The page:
A successful breeding programme requires the selection of genetically varied parents because it allows for the creation of new, enhanced cultivars with desirable features (Govindaraj, 2015; Niveditha et al., 2016). For the purpose of crop development, cluster and principal component analysis (PCA) are helpful tools for determining the genetic relationships among genotypes. This is because they combine genotypes that are genetically related and provide a scatter plot of genotypes with geometrical distances between them that accurately reflect their genetic distances with the least amount of distortion, respectively.

Because hybrids between genetically varied parents exhibit stronger heterosis than those between more closely related parents, genetic diversity assessment is a crucial stage in every crop development programme. We need good, various, favourable parental lines in order to have an improved line. In order to evaluate the type and extent of genetic diversity found in 24 groundnut genotypes, the current experiment was conducted.
On a dry-land farm at the Regional Agricultural Research Station (RARS), Tirupati, ANGRAU which is located at an altitude of 182.9 metres above mean sea level, a field experiment was carried out in Kharif 2019 using a randomized block design (RBD) with three replications and a total of 24 groundnut genotypes (Table 1) released from RARS, Tirupati and Agricultural Research Station (ARS), Kadiri, ANGRAU and a few other popular varieties grown throughout India.

Table 1: Details of 24 groundnut genotypes used in the study.

For each genotype of groundnut, observations on five competitive plants at random from each genotype were made on seven quantitative and six qualitative parameters, including plant height, number of primary and secondary branches per plant, pod yield per plant, hundred pod weight, hundred kernel weight, shelling percentage, oil content, protein content, total sucrose content, total free amino acids, total soluble sugars and seed iron and zinc content.

According to Lush (1940), Burton (1952), Allard (1960) and Johnson et al., (1955) genetic parameters, genotypic co-efficient of variation, heritability (h2) and genetic progress as a percentage of mean were computed. Mahalanobis’s D2 statistics were used to analyse genetic divergence (1936). The Tocher’s approach was used to cluster genotypes into groups as described by Rao (1952).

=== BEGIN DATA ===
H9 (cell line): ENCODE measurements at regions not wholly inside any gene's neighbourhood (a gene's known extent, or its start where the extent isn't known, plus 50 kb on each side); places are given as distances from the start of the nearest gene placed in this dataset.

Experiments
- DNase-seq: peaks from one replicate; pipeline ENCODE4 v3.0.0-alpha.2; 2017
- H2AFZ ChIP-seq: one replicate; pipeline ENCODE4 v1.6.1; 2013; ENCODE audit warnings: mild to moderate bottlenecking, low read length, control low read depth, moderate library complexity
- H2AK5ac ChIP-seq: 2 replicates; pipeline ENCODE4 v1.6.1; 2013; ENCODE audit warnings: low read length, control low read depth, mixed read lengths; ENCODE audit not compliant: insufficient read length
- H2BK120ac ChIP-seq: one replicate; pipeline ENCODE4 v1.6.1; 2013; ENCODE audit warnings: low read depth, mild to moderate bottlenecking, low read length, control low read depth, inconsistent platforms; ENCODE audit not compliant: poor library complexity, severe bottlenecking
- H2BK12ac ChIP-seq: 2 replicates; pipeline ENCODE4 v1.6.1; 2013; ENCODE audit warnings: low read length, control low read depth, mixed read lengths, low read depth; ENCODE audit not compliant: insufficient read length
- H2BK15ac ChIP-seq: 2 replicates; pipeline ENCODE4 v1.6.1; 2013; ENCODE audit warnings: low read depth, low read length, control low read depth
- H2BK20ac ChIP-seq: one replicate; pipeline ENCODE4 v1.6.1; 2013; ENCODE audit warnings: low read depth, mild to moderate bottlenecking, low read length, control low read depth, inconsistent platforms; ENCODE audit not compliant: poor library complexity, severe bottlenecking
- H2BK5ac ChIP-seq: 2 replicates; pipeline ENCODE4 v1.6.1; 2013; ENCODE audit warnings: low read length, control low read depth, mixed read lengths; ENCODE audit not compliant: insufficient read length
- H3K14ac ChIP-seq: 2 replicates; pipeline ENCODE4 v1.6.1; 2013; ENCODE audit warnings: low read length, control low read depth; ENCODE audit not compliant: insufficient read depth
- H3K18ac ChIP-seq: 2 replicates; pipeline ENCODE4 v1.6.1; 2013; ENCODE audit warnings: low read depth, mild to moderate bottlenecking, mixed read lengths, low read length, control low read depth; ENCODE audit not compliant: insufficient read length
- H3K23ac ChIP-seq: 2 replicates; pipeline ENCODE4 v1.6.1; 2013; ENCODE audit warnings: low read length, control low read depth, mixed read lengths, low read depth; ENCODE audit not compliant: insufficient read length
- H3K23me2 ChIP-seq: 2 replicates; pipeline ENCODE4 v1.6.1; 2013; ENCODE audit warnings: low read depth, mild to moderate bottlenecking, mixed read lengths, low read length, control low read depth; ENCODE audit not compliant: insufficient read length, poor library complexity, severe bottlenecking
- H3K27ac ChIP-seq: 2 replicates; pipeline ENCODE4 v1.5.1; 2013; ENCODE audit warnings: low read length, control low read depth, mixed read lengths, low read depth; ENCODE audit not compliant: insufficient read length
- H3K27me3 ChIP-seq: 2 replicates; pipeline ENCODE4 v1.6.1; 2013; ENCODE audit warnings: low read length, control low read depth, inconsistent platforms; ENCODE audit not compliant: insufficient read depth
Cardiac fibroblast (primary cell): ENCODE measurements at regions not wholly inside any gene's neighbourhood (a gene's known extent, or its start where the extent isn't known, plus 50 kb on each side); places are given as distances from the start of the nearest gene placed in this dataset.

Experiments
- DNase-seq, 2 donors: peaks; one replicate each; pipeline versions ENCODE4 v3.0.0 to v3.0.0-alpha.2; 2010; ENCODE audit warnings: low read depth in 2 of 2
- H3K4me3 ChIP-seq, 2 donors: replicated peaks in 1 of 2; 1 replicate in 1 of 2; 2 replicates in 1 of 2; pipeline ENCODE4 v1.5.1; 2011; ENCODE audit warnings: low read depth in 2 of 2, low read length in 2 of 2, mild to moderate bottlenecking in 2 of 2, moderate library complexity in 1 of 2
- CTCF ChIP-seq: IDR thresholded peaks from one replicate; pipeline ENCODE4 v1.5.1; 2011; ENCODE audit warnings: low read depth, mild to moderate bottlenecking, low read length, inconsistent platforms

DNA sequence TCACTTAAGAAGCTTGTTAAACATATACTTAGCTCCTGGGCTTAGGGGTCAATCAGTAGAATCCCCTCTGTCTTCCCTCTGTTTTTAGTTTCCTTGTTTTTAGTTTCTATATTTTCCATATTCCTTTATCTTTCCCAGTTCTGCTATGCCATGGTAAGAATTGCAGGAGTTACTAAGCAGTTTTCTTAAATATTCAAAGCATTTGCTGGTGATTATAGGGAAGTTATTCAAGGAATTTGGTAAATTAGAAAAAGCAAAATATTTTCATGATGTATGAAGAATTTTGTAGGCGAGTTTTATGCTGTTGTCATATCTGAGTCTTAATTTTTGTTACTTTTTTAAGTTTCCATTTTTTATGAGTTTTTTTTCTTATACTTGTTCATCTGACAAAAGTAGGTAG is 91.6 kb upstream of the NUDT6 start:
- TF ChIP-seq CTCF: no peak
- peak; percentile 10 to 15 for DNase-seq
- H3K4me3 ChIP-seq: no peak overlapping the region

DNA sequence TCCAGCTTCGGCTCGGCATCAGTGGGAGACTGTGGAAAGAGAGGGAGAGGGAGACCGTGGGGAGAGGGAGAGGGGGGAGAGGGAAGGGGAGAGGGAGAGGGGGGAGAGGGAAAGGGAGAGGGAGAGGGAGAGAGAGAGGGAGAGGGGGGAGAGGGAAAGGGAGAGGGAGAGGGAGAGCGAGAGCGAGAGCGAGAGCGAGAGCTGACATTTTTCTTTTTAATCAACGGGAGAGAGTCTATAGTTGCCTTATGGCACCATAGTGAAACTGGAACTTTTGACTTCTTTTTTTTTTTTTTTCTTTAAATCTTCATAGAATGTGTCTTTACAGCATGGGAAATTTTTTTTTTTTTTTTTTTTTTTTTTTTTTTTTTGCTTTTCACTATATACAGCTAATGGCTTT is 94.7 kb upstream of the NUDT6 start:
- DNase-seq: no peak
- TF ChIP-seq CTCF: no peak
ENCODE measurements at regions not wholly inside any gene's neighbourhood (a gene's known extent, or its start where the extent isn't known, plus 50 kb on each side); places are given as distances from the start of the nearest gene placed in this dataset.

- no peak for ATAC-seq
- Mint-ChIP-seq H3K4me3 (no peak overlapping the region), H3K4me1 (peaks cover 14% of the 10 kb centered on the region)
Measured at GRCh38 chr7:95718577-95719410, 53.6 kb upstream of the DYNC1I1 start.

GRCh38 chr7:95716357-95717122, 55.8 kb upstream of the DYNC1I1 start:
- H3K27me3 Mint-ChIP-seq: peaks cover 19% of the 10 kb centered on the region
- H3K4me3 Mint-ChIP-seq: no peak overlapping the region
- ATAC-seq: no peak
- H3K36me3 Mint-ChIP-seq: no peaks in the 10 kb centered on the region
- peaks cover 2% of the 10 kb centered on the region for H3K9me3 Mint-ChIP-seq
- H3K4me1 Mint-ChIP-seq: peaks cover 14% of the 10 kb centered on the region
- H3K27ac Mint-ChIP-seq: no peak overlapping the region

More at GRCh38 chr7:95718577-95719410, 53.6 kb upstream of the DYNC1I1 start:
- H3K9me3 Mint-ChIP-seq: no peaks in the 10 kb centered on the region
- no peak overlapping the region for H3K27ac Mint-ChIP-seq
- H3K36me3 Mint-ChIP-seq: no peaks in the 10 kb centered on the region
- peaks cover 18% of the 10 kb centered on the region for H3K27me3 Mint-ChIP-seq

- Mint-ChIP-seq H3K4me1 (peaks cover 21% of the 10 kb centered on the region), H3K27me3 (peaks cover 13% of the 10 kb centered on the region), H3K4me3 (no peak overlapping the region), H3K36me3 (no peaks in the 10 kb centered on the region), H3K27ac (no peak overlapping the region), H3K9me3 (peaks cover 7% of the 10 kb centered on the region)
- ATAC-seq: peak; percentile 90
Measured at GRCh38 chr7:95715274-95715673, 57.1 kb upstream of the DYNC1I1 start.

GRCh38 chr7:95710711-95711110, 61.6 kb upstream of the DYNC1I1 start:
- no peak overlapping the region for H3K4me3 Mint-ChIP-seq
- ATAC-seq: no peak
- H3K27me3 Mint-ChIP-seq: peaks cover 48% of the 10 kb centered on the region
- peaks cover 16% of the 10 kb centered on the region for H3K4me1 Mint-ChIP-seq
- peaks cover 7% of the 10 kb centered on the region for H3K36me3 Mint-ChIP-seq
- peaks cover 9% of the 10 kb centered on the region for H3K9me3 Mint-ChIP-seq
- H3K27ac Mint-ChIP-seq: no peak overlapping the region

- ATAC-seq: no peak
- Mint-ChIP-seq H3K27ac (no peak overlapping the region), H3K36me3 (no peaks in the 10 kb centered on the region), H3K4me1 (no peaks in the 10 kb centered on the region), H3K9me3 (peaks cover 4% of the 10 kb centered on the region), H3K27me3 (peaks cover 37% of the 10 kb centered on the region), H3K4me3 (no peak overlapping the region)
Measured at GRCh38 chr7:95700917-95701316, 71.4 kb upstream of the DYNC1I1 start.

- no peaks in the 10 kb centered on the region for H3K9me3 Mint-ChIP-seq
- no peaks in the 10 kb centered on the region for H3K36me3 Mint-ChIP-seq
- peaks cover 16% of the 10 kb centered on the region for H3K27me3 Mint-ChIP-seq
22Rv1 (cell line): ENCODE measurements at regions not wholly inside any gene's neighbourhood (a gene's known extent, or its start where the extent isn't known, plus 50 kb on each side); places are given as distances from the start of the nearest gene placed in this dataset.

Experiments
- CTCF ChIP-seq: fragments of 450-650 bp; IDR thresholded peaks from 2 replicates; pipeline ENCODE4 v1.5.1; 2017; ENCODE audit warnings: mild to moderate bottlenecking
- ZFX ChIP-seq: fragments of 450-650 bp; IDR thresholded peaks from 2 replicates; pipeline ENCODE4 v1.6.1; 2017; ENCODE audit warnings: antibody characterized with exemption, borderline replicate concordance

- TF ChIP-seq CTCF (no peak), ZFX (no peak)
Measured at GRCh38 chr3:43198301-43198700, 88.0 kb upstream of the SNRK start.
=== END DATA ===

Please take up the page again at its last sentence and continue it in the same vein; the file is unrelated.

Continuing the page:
Analysis of Variance (ANOVA) was employed to analyze the genetic divergence and the outcomes revealed substantial differences for all examined variables, demonstrating that the genotypes had sufficient variation (Table 2). The analysis of variance results agreed with those of Chandrashekhara et al., (2020), Jahanzaib et al., (2020), Shrotri et al., (2021), Preeti and Sikarwar (2022), John et al., (2013), Maurya et al., (2014), Vasanthi et al., (2015) and Narasimhulu et al., (2012). High phenotypic variety among genotypes makes it typically recommended to use them as donors in breeding programmes or to release them as commercial varieties.

Table 2: Analysis of variance for yield and seed quality traits in groundnut.

High GCV and PCV values for the characters demonstrated successful character selection. These traits included the number of major branches (GCV-22.44%; PCV-27.07%), secondary branches (GCV-97.34%; PCV-119.9%), pod yield (GCV-22.41%; PCV-28.66%), sucrose content (GCV-38.61%; PCV-39.25%) and total free amino acids (GCV-29.0%; PCV-39.25%) (Table 3).

Table 3: Mean, range, coefficient of variation, heritability (broad sense) and genetic advance as percent of mean for yield and seed quality traits in groundnut.

GCV and PCV were moderate for plant height (19.73% and 22.55%), hundred pod weight (18.49% and 23.3%), shelling percentage (14.78% and 21.81%), zinc content (14.16%) and shelling percentage (27.19%). Low values for the 100-kernel weight, oil content and protein content were discovered (GCV: 6.49%; PCV: 8.54%, respectively). Studies by Zaman et al., (2011), Mahesh et al., (2018), Bhargavi et al., (2016) and Shrotri et al., (2021) reported high GCV and PCV for the number of primary branches per plant, which was consistent with the findings of the current article. Similar high GCV estimates were found by Rathod and Toprope (2018) for the total soluble sugars and sucrose content.